1. F. Beard

          Isn’t it obvious that the goal of the Federal Reserve is to take the value of the dollar to zero and thereby destroy our democracy and national sovereignty??? TedWa

          So abolish the Fed and let US Notes be legal tender for government debts only AFTER a universal bailout of the entire population till all debt to the counterfeiting cartel, the banks, is paid off.

          Also, RP and gang are so sensitive to theft by monetary inflation that they ignore or justify theft by monetary deflation.

          1. TedWa

            Thanks for your response. But I’m curious, how does monetary deflation cause a transfer of wealth? Wouldn’t it just cause a settling of the funds already lost/transferred by inflation?

            In the great depression the prices of everything fell 20-30%. Everything. Thanks to Bernanke and targeted inflation the things we need cost more and the things we don’t need cost less. In that way people in the GD had it better than we have it now. Home prices fell in the GD 22% – here and now they’ve fallen 33% and are expected to fall further.

            The Great recession of 1920 was over in 2 years because of liquidation of debt.

          2. F. Beard

            But I’m curious, how does monetary deflation cause a transfer of wealth? TedWa

            By requiring that debts be paid back with money that has more purchasing power than what was lent.

          3. F. Beard

            In the great depression the prices of everything fell 20-30% TedWa

            So what if you’ve lost your job or your wages have been cut 20-30%?

    2. steelhead23

      Ted, I hope you recognize that Hudson’s swipe at Ron Paul was not a major point in this essay. I suspect that because Ron Paul is the face of the Fed-criticizers, Hudson simply wanted to distance his criticism from Ron Paul’s proposals, not to detail his criticisms of those proposals.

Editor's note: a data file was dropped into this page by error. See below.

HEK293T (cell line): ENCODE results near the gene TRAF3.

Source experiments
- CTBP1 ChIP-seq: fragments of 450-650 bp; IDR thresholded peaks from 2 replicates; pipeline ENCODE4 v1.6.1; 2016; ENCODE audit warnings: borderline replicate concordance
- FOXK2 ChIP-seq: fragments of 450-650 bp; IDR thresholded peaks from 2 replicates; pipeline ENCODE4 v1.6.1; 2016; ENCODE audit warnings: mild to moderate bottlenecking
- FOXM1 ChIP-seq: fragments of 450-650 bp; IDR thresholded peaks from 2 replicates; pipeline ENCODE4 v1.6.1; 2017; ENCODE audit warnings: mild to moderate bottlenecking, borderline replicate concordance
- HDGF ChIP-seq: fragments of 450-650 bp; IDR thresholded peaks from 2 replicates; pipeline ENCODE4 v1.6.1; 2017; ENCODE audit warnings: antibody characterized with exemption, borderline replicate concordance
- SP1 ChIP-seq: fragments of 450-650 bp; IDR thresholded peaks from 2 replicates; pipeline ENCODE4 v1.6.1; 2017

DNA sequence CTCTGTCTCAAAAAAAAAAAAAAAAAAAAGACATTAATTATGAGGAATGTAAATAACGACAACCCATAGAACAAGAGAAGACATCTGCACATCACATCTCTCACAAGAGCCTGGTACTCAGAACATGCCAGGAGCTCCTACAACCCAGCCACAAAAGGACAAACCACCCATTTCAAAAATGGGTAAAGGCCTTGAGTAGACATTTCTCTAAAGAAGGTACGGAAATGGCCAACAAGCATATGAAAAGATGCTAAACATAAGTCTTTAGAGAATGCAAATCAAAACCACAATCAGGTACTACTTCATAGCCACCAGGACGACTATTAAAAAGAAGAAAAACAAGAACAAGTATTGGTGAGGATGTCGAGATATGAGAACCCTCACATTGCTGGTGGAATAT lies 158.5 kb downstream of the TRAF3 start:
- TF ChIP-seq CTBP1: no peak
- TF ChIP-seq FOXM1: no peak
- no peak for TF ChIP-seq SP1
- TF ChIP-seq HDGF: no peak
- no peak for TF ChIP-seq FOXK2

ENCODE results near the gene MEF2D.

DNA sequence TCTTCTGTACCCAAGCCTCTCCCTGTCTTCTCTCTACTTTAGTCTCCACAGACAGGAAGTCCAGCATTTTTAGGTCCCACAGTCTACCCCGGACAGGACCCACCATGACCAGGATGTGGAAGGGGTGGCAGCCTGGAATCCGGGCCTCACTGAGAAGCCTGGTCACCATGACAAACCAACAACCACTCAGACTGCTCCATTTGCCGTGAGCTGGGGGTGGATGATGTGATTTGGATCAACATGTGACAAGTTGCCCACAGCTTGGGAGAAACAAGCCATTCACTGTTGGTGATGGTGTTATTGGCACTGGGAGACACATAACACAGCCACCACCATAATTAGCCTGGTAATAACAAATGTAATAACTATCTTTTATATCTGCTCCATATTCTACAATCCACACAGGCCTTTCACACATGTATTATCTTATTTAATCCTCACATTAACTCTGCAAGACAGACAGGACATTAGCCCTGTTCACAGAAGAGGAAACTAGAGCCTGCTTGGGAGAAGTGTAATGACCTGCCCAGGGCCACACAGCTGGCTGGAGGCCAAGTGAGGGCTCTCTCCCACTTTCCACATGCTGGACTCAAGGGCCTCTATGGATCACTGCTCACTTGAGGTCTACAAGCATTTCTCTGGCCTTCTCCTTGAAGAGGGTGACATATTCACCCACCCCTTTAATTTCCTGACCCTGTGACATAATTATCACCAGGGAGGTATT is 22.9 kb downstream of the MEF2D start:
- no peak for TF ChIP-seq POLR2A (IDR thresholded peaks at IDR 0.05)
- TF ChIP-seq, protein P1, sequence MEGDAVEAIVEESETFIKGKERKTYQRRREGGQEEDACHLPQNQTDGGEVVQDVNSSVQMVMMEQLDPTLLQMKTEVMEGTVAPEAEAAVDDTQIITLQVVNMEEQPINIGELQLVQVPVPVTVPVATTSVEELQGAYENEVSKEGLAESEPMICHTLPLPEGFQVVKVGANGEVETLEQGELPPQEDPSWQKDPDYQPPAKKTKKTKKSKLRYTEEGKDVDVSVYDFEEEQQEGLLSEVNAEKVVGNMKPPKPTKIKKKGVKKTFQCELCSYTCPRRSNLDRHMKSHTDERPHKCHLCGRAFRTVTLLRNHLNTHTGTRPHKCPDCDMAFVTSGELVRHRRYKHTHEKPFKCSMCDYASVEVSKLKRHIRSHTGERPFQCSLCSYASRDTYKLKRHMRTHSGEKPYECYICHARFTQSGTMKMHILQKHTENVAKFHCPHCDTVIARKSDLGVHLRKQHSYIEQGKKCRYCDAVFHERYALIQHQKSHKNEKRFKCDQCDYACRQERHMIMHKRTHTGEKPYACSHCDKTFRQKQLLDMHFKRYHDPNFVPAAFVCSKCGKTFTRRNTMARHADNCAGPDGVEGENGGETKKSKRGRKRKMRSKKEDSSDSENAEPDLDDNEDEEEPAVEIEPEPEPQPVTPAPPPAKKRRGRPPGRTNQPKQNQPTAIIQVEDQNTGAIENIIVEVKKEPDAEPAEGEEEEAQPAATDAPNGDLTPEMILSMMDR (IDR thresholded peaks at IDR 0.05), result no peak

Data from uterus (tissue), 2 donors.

However, let’s join hands and sing a little Kumbya here. You see, Mr. Paul is WAY to the right of Mr. Hudson and yet it is these outliers, folks well to the left and right of the mainstream, who recognize that the system is currently working to the benefit of the elite at the expense of the middle class and very likely posterity. I find it simply fascinating that Ron Paul and Dennis Kucinich have both proposed sovereign coinage and federalizing the Federal Reserve System. Left and right seem to agree that the status quo is untenable. The establishment has been coopted by the elite.

      Frankly, if the elections were tomorrow and Ron Paul was the Republican candidate – I would choose Paul for this one simple fact – he understands that current Fed policy favors the elite and harms the rest of us. Obama is hopeless.

      1. Carla

        Very well said. I could not go so far as to vote for Ron Paul, but still, well said indeed.

      2. TedWa

        That’s why I said back to reading the article after I corrected the author on RP’s stance. You’re right, Obama doesn’t have an economic clue and doesn’t want one. By using taxpayer bailouts they are making us unwilling accomplices in the past, present and on-going banksters crimes. Unwilling, but just as complict. The war being waged on the working class citizens by Wall St and (by association) our government will continue unabated if Obama, Mitt or Rick are elected – and so will the wars and empire building. Personally, Ron Paul is the only one I can vote for with a clear conscience. And if he doesn’t win the nomination, I’m going to write him in.